Meet Gerald Rainville

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Nestled in the rainforest on the Sunshine Coast of British Columbia, Canada, is the bonsai nursery of Gerald Rainville. Here thousands of Japanese black pine, Sargent juniper, Dwarf Japanese garden juniper and Dawn redwood can be found from young seedlings/cuttings to developed 33 year bonsai.

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As a young lad in 1972, he began growing plants and started his first landscape business with his classmate when he was only 13 years old in Montreal, Quebec, Canada. He discovered bonsai in 1976 when Hiroyoshi Yamaji, Sansho-en Bonsai Garden in Kokubunji, Takamatsu, Japan on Shikoku Island, visited Montreal on an exchange program during the summer Olympic games. After graduating from high school in 1977 he entered horticulture college to get a basic background on growing plants. In 1980 Gerald traveled to Japan to become the first apprentice to Mr. Yamaji for about three years. During his training he was fortunate to be accepted into the “Kokubunji Successors Bonsai Club” which was formed to train the new young generation of bonsai growers for their future. This group studied extensively under Kuniaki Hiramatsu, Shunsho-en Bonsai Garden in Kokubunji. Gerald has continued this study to this date during his many visits to Japan. During the decades a special relationship was formed with Koji Hiramatsu, Kuniaki Hiramatsu’s first son and future proprietor of Shunsho-en Bonsai Garden. As Kuniaki Hiramatsu was teaching Gerald bonsai techniques, Gerald taught Koji English to train him as an international bonsai artist.

HIRAMATSU GERRY.jpgKoji Hiramatsu, Gerald Rainville and Kuniaki Hiramatsu working on pine bonsai

In 1983 upon returning to Montreal he began Shikoku Bonsai with Arthur Skolnik, the first bonsai store in Canada. This business thrived and boomed introducing bonsai to the French Canadians. Arthur bought the business and Gerald returned back to Japan to refine his bonsai techniques again with Mr. Yamaji in 1986. Arthur Skolnik moved the Shikoku Bonsai store to Toronto, Ontario, Canada and continued to sell bonsai.

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In 1987 Gerald moved to Vancouver, British Columbia, Canada and opened Takamatsu Bonsai, the first bonsai store in British Columbia. Soon after moving to Vancouver he met his future wife from Japan and moved to Japan in 1990 to apprentice as a landscape architect to a famous Zen priest, Shunmyo Masuno, in the Tokyo area. During his three year apprenticeship, he was schooled in the traditional art of Japanese landscaping including rock placement, spatial design and creating distinctive gardens. He apprenticed in Japan for two years and worked for the Zen priest for another year on an overseas project in Canada.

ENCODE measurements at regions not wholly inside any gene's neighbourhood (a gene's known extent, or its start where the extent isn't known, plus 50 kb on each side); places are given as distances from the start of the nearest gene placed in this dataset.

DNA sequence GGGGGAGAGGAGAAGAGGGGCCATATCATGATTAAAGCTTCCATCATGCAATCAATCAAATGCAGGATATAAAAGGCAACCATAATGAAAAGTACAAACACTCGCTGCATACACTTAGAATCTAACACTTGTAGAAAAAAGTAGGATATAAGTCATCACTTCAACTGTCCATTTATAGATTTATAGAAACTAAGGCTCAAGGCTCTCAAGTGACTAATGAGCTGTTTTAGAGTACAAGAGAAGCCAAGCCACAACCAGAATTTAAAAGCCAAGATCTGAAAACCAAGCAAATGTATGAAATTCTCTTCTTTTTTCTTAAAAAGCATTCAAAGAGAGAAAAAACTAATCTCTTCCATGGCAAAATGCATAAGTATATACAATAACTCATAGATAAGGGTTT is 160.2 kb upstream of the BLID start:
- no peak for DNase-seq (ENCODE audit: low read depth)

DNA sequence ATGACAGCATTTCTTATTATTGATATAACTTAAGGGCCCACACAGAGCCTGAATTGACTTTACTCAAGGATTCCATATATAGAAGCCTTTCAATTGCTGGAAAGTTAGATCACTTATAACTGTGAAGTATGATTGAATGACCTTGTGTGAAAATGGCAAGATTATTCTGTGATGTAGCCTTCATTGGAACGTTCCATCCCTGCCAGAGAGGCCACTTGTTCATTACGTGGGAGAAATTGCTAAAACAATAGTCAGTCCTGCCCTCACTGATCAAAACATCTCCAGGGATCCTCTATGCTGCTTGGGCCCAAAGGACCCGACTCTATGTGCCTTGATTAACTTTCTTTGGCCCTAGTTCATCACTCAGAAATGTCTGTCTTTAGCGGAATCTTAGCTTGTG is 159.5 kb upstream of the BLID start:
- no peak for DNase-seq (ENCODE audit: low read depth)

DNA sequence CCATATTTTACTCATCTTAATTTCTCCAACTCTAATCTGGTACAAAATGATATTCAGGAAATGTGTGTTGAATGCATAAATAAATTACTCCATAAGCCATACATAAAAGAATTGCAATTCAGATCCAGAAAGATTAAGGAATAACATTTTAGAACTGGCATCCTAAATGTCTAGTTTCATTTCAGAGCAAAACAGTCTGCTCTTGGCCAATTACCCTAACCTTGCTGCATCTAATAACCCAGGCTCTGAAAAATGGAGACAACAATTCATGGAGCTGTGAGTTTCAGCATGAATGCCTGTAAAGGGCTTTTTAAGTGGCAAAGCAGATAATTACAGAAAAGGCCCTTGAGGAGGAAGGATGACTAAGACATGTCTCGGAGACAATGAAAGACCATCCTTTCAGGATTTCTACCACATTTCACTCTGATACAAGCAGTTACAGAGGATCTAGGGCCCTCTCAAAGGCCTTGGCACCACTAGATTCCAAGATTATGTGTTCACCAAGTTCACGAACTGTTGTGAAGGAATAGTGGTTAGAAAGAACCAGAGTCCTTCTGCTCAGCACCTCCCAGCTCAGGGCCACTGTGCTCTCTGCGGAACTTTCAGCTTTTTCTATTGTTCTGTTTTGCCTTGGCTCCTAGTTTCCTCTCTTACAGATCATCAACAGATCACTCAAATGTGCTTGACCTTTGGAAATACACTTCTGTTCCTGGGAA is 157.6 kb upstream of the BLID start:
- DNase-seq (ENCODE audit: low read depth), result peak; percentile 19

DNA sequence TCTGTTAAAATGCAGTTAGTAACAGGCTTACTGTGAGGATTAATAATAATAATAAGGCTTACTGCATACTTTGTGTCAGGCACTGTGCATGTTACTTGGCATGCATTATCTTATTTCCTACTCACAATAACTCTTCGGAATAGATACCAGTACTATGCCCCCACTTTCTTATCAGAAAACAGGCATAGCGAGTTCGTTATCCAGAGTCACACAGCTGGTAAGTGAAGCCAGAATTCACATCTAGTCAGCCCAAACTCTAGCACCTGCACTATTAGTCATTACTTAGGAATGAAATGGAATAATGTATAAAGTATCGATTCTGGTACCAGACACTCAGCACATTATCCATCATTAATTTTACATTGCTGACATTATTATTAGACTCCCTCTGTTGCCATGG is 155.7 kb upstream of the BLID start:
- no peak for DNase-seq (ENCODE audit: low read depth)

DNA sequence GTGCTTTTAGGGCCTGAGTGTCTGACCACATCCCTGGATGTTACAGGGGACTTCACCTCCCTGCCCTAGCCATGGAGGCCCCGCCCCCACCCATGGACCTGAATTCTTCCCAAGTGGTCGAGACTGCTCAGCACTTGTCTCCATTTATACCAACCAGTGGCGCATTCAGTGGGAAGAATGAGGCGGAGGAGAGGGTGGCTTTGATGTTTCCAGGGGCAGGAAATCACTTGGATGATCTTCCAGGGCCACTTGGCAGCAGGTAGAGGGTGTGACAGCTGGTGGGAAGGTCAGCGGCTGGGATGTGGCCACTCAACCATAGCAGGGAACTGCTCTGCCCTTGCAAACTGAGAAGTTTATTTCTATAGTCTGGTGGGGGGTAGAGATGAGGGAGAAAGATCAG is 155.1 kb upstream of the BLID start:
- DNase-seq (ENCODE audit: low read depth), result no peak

The Rainville family then permanently moved to Roberts Creek, British Columbia, where he established Shikoku Bonsai in 1994. His new 2.5 acre nursery was cleared, leveled and terraced to grow bonsai. He brought Japanese black pine seed from Japan and began growing and training them using the traditional techniques he learned in Japan. Soon he added Sargent and Japanese garden junipers to his inventory, later on Gerald discovered the beauty of Dawn redwoods and began to grow and train them for bonsai.



During this time he began to design and build distinctive landscapes specializing in the unique use of rocks to solve design problems. His creative use of stones combined with hardscapes, wooden structures and plants was quickly recognized by high end clients and was a boom to his business.



All his bonsai are completely container grown and trained to produce distinctive trunks with movement and grasp of earth surface root displays. Long escape or sacrifice branches are used for creating great trunk taper. His young Japanese black pine seedlings get their first wiring when under two years old while the Sargent junipers begin their trunks shaping with wire when only one year old.


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The bonsai are trained and shaped right from the beginning and are slowly and carefully grown with love with beautiful shapes and rough bark. Although massive pine trunks can be easily and quickly developed in the field, Gerald prefers to grow his bonsai in containers where every aspect of their training can be controlled.


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Gerald Rainville will be one of the international judges and demonstrators at the upcoming 2020 7thUS National Bonsai Exhibition where he will be explaining and demonstrating his unique techniques for container growing Japanese black pine bonsai. Koji Hiramatsu will also be one of the international judges and demonstrators.

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Gerald Rainville



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